A week in Spokane
- Ruth Lafler Oct 14, 2002 04:20 PM
Considering the lack of discussion of Spokane here, I'm guessing it's a chow wasteland.
That's okay, I'm not going to have much time to eat anyway, as I'm mostly there to attend an event at the Spokane Arena.
But I will have time to eat a couple of dinners out, plus if there are any especially good markets or delis I'd definitely be interested (any local products I should look for)?
So, can anyone recommend a couple of moderate-priced places to have dinner in Spokane? I'm particularly interested in regional cuisine (I'm from the SF Bay Area), or any ethnic cuisines that will provide an antidote to sandwiches and arena food. I'm going to be staying on the north shore of the river near the park. I won't have a car, but some of my traveling companions might.
Don't let me down, Northwest Hounds!
Having lived in Spokane for many years, take my advice: Run for your life now! Seriously though, understand this place is a cultural and gastronomical backwash. Sure there are fun and tasty places to eat. The Onion Bar and Grill has decent food and is a nice place to chat. For upscale dining there is Windows of the Season in a downtown hotel. Something in-between is Clinkerdaggers which has nice atmosphere and great Creme Brulee. But there is really no innovative foods or excellent genuine cuisine to be found in Spokane. Most delis in big cities are awful if you are a true aficionado so trust me when I say Spokane has nothing whatsoever worth trying. I live in Seattle now and still haven't found a decent Jewish deli or otherwise. Spokane has bologna and American cheese quality deli foods. Not saying that Spokane doesn't have any good food because it does. Just don't expect anything truly special or artistic flare. True ethnic food does not exist there. You'll find some fake places like the Mustard Seed downtown which is kind of good but is hodgepodge of flavors. I haven't eaten in Spokane in a few years so perhaps things have improved some but I doubt it. Unfortunately, Spokane is just one of those towns that will never rise above itself.
Thanks for the comments.
The event I'm attending (Skate America) was held the last three years in Colorado Springs, which is another gastronomic wasteland, so my expectations are low and I've developed coping skills (last year I brought an entire suitcase of food).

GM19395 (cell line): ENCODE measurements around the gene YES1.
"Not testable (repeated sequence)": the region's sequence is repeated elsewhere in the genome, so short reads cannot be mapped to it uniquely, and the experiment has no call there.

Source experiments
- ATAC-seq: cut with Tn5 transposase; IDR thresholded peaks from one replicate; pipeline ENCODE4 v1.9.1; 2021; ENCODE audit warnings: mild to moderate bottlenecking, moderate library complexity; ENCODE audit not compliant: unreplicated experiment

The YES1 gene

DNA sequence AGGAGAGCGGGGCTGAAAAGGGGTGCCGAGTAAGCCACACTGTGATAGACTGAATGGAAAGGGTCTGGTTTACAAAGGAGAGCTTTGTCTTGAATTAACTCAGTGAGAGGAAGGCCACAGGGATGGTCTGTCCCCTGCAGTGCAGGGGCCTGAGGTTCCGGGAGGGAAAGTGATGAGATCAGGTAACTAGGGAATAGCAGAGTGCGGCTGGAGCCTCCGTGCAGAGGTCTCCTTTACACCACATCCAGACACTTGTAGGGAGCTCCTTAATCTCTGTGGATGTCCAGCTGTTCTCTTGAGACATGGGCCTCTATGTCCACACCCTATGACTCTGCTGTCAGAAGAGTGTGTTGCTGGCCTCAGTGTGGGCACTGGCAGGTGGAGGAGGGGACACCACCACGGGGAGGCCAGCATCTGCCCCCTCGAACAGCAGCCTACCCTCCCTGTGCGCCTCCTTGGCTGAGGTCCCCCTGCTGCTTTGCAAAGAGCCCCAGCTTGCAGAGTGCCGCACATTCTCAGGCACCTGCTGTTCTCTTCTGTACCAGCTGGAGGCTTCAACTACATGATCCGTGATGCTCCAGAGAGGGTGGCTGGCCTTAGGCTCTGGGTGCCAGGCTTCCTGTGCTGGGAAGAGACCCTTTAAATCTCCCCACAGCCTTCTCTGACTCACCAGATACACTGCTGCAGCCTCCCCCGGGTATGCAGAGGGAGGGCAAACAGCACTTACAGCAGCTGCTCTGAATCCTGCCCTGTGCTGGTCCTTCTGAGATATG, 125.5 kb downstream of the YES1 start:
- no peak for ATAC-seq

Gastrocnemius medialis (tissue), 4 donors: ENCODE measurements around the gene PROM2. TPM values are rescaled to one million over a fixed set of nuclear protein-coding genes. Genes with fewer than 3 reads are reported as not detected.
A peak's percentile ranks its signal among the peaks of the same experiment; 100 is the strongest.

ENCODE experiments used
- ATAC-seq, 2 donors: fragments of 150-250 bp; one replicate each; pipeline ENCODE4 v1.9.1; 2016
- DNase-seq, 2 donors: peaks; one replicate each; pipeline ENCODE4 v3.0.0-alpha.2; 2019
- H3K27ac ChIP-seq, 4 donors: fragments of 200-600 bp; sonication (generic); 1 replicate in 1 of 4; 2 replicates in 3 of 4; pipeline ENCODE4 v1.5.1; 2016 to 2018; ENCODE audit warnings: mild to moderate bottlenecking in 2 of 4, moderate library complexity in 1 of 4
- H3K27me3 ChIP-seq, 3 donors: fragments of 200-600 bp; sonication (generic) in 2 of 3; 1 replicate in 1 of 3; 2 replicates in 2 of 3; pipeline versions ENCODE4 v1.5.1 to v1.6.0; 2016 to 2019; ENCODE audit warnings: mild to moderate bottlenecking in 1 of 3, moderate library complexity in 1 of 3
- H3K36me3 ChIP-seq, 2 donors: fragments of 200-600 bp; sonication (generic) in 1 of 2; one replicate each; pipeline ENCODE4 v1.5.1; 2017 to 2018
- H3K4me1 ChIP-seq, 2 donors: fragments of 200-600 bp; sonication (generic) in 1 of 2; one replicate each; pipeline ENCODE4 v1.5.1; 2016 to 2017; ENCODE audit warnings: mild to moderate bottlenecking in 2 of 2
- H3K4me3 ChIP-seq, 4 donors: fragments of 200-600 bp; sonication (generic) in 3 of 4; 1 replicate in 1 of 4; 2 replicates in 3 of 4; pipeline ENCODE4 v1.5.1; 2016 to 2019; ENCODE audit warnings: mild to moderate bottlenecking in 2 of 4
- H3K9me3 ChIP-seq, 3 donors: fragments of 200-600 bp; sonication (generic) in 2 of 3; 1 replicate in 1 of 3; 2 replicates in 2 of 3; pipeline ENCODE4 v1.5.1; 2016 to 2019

Still, I wouldn't want to spend a week there and find out only after I left that the area was famous for some rare delicacy (smoked moose?), or home to a pocket of some ethnic group with great delis (Ukranians?).
re: Ruth Lafler
Sorry for the useless comment, but you might also check around in Couer D'Alene, ID. A very scenic town with a fairly good selection of restaurants. It's about a 30 minute drive from Spokane. The town, although quite touristy does have some interesting choices. I haven't been there in about 5 years otherwise I would suggest specifics. Good luck.
I grew up in Spokane and there's really not much of a culinary thing there. At all. My suggestions: There is a good deli downtown - for the life of me I can't remember the name, but anyone who works downtown knows where it is. They serve enourmous sandwiches with good meat and cheeses, have great pickles and lots of mustards to choose from. It's kind of mid-town. Ask around and you'll find it.
Post Falls, ID. Two good places. The White House for excellent Medditerranean/Italian food. I try to go here each time I visit. This is as ethnic as it gets! Made by a real Italian with lots of noise and garlic. Great wine list for the area.
For breakfast, Down the Street diner. They have excellent egg dishes (skip the basic versions and try the omlettes & scrambles), real potatoes and home-made biscuits and gravy (normally I don't touch these but DTS are unnaturally good).
Coeur d'Alene. Only one place I ever want to go back to: Moon Time Pub on Sherman Ave. Best pub grub I've had in a loooong time, including Seattle. Fabulous service and atmosphere. This will be a regular spot when I visit the family.
I know of a Thai restaraunt called Riverview Thai which is right across the steet from the Arena, in the Flour Mill (which is a quaint little mall with a great view of the river.)